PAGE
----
In Lie theory, one often asks about alternating forms on $\mathbb{R}^n$ which are invariant under some particular subgroup $G\subseteq GL_n(\mathbb{R})$, and there is always some algebra of invariant forms associated to $G$. For example, $SO(n)$ preserves the algebra generated by $1\in \Lambda^0(\mathbb{R}^n)$ and $*1\in \Lambda^n(\mathbb{R}^n)$ (and nothing else).

However, taking the algebra and calculating the group which leaves it invariant may yield a strictly larger group than the original one. Of course, another way of looking at it is that sometimes a subgroup of $G$ will still have the same algebra of invariant forms. I've been told, although I have no concrete examples, that these subgroups may not even be nested.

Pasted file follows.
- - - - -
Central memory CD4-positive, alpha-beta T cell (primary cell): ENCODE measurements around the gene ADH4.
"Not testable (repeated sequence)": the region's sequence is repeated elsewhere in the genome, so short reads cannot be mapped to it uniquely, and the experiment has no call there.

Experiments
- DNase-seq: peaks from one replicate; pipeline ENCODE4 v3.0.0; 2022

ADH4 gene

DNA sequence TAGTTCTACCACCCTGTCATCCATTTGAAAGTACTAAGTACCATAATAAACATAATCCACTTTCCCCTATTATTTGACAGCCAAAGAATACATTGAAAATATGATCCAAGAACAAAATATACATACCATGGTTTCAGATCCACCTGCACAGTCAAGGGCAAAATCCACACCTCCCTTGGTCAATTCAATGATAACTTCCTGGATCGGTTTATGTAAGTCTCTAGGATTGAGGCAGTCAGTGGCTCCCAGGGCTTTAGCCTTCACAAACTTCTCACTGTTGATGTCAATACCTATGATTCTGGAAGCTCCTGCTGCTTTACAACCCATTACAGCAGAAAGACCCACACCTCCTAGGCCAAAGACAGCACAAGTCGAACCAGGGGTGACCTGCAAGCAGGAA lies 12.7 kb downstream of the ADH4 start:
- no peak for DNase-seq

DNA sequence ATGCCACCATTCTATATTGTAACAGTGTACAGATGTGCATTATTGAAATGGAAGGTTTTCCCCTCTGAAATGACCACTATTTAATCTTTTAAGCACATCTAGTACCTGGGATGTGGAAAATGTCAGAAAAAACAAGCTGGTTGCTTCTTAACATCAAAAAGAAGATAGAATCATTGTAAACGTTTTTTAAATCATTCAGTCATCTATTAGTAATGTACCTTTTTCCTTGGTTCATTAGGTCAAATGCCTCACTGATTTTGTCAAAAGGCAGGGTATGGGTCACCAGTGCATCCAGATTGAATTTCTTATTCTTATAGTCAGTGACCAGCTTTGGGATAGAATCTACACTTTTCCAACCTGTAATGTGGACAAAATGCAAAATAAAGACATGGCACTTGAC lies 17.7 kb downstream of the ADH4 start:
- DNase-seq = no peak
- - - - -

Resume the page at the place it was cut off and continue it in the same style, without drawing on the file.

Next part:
So, I'm wondering if there is some nice algebraic conditions that govern this correspondence. It would be nice to have some characterization along the lines of the basic facts in algebraic geometry that for any subset $T\subseteq A$, $Z(T)=Z((T))$, that for any ideal $a\subseteq A$, $I(Z(a))=\sqrt{a}$, etc.